St. Paul, Minnesota : Rain
garden captures runoff and attracts residents to improve
water quality and promote stewardship in their neighborhood.
TREATMENT SYSTEM IS A WORK OF ART
. . . . . . . . The Maria Bates
Rain Garden located in St. Paul's East Side is an excellent
example of the multiple opportunities and benefits achievable
through creative stormwater management. The Maria Bates Rain
Garden is an urban greenspace that uses low impact
development (LID) principles and practices to improve water
quality and promote environmental stewardship.
. . . . . . . . The Upper Swede Hollow Neighborhood
Association initiated the rain garden as an offshoot of their
Lower Phalen Creek Project, which aims to build watershed
stewardship through community based initiatives. One
objective was to protect a recently restored wetland area
along the Mississippi River. Another was to promote urban
beautification. The rain garden was a perfect solution,
performing multiple functions that include: controlling
surface runoff, cleaning the water, and preventing downstream
erosion while also creating desirable public open space.
. . . . . . . . .Two vegetated swales are at the core of the
garden's design. The design redirects stormwater from a
residential street to the rain garden, or bioretention cell,
through a specially installed catch basin. It captures runoff
from a one-acre drainage that is 75 percent impervious cover,
removing oil, grease, heavy metals, nutrients, and sediment.
The 900 square-foot rain garden treats runoff from the 1-inch
24-hour storm. Overflow from larger storms discharges to the
storm sewer system.
. . . . . . . . . Once captured by the rain garden, runoff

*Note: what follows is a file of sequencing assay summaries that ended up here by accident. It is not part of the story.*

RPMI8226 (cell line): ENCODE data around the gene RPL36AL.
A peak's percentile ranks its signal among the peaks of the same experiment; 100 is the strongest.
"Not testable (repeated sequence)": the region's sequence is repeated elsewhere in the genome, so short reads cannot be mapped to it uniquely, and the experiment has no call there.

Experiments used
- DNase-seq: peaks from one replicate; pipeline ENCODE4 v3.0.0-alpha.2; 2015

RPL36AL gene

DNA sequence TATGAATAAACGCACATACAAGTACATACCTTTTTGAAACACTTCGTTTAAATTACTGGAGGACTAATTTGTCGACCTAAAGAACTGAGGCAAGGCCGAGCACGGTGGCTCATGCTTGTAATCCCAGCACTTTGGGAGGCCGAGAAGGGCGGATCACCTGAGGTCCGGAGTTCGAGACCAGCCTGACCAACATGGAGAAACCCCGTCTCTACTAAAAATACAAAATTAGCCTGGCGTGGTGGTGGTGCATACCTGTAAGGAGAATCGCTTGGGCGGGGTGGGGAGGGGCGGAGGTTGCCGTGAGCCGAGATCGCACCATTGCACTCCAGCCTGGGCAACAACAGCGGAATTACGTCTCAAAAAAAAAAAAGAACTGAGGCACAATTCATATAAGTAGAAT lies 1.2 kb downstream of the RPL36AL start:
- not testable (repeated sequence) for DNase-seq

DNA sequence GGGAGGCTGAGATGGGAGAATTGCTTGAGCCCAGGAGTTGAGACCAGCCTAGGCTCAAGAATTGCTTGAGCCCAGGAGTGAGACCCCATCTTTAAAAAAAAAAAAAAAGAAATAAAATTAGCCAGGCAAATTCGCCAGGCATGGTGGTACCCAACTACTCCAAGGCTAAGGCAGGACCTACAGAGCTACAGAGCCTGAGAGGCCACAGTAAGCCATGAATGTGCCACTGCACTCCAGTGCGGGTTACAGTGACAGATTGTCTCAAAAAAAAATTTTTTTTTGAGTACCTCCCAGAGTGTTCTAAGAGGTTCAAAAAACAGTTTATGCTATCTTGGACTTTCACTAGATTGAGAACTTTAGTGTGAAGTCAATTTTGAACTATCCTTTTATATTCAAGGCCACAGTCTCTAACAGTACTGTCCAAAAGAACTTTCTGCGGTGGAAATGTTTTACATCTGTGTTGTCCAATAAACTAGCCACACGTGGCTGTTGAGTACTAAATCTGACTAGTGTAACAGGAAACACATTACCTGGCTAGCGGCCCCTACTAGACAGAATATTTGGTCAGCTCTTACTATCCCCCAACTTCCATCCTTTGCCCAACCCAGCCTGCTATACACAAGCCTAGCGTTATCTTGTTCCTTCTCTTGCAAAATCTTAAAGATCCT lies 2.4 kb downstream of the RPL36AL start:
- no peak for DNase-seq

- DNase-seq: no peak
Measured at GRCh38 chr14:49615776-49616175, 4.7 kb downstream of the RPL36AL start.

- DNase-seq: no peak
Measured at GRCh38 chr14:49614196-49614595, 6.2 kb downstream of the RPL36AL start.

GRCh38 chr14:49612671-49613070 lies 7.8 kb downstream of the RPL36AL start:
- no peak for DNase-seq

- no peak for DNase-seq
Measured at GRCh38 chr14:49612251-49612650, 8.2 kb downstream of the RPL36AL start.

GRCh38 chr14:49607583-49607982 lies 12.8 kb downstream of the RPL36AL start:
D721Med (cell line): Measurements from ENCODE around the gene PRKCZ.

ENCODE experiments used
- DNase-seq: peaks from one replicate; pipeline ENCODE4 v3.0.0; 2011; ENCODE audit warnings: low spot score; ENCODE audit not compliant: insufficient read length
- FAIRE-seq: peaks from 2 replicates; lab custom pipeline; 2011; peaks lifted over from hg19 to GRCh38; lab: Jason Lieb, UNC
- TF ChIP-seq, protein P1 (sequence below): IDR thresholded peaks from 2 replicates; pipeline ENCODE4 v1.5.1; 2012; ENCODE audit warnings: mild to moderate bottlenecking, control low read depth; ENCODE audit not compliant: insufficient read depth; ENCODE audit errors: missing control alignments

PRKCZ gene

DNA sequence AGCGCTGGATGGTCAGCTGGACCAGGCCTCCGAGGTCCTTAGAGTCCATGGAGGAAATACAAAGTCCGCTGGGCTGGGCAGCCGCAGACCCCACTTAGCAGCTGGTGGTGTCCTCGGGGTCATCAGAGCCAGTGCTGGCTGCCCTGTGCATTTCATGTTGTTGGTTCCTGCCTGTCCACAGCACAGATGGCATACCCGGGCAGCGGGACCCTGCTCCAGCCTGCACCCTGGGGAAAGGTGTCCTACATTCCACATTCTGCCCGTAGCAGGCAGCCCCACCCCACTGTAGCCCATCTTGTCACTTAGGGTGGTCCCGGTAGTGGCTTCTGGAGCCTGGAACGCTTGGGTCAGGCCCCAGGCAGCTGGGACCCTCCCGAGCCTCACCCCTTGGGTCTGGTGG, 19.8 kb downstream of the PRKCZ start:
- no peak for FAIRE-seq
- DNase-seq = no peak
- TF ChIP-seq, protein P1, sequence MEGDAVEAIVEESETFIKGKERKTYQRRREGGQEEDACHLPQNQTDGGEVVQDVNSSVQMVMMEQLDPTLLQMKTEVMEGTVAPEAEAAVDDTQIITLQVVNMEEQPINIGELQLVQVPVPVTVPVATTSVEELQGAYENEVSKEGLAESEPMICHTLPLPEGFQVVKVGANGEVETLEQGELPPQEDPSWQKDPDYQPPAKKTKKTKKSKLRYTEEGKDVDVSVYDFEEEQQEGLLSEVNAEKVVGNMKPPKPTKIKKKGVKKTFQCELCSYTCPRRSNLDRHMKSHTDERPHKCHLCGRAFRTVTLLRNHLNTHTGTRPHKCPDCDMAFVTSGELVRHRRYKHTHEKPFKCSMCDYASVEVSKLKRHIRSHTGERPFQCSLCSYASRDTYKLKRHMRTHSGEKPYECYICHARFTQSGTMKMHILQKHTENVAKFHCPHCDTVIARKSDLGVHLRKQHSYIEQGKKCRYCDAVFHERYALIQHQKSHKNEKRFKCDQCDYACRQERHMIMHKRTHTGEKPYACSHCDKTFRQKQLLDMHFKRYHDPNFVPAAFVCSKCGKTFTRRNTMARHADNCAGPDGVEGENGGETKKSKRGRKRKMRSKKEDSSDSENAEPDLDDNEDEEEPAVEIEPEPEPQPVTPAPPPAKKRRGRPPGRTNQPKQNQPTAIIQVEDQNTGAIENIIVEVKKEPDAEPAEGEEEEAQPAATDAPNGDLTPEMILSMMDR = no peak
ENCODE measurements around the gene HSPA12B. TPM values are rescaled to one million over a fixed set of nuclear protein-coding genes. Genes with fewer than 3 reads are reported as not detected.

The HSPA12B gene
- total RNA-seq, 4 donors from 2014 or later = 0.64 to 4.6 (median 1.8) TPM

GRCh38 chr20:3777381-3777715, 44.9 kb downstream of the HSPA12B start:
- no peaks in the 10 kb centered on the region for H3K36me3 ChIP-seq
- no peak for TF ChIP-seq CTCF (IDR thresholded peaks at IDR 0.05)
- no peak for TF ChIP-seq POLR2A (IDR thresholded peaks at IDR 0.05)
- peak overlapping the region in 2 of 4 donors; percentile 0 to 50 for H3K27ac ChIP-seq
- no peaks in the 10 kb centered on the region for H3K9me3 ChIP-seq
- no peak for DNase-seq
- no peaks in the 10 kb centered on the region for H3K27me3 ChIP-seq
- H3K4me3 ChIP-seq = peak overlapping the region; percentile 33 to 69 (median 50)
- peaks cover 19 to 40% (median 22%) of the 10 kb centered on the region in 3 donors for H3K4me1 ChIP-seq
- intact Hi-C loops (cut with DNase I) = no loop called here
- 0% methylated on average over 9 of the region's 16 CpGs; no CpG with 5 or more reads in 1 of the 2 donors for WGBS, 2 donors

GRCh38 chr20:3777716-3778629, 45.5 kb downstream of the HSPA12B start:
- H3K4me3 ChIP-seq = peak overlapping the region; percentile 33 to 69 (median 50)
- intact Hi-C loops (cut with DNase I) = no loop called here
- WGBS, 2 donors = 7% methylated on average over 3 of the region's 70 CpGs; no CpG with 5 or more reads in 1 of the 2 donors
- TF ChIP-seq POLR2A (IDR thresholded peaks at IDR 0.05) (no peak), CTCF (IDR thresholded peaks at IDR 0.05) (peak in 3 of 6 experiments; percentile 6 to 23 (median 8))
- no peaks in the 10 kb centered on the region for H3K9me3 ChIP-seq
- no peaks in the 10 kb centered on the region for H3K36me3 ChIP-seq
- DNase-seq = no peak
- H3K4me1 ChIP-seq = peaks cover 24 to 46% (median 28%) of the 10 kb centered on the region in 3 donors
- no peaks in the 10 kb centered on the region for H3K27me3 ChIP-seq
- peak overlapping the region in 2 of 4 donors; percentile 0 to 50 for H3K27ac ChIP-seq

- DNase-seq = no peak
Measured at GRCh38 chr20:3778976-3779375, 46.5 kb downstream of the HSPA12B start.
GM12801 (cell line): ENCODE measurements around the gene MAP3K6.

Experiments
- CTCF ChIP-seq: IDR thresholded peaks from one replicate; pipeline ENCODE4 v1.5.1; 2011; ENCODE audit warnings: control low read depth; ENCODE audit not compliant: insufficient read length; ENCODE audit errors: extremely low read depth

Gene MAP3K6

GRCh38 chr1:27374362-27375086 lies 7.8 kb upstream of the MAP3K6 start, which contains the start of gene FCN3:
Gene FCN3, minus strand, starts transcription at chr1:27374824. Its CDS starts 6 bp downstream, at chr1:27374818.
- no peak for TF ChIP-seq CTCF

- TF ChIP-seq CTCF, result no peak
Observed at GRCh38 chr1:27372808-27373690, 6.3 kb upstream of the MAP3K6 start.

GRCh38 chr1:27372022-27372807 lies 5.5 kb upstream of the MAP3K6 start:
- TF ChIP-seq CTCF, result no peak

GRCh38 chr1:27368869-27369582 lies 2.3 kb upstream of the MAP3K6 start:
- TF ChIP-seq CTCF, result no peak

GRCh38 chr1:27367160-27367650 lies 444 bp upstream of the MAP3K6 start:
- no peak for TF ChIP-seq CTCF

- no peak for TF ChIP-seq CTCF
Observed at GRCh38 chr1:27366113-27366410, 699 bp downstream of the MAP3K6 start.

seeps into the ground, preventing polluted runoff from
traveling through storm drains to the Mississippi River. The
soils and native vegetation that make up the garden should
filter and remove pollutants in the runoff. A monitoring
program is planned for the near future. Project managers also
plan to redirect water from a nearby office building roof
into the swales once ongoing renovations are completed.
. . . . . . . . . As with many LID practices, the garden has
attractive features that extend beyond water quality
management. Designers used it as an opportunity to create
needed public open space. Local artists Chris Baeumler and
Kevin Johnson created a meandering "rainwater
walkway" through the garden that helps convey water and
illustrate the garden's function. Additional features include
an ornamental railing, benches, and a boulder that is
carved-out to capture water and inscribed with text
explaining the purpose of the garden.
. . . . . . . . . The garden also serves as an outdoor
classroom. Community Design Center of Minnesota organized
local students to help plant the garden and learn about
pollution prevention. Nearly 200 students from Dayton's Bluff
Elementary School learned about native plants, water quality,
and erosion control during a workshop at the garden that was
sponsored by the Community Design Center along with other
organizations and institutions.
. . . . . . . . . The Upper Swede Hollow Neighborhood
Association managed the Maria Bates Rain Garden project. Barr
Engineering provided the design and engineering services.
Construction and design costs totaled approximately $19,000.
Financial support from city, state, and federal agencies as
well as local and national charitable organizations made this
. . . . . . . . . Contact: Amy Middleton, Lower
Phalen Creek Project, 1182 River Road, Dresser, WI 54009,
715-483-1414, firstname.lastname@example.org . . Carol Carey, Lower Phalen Creek
Project Steering Committee, 651-774-0218 . . http://www.nrdc.org/water/pollution/storm/chap12.asp Stormwater Strategies
Community Responses to Runoff Pollution. . Chapter 12, Low
National Resources Defense Council. . . http://www.nrdc.org . . . . . . . . . . . . . . . . . . .
. . . . Rain Gardens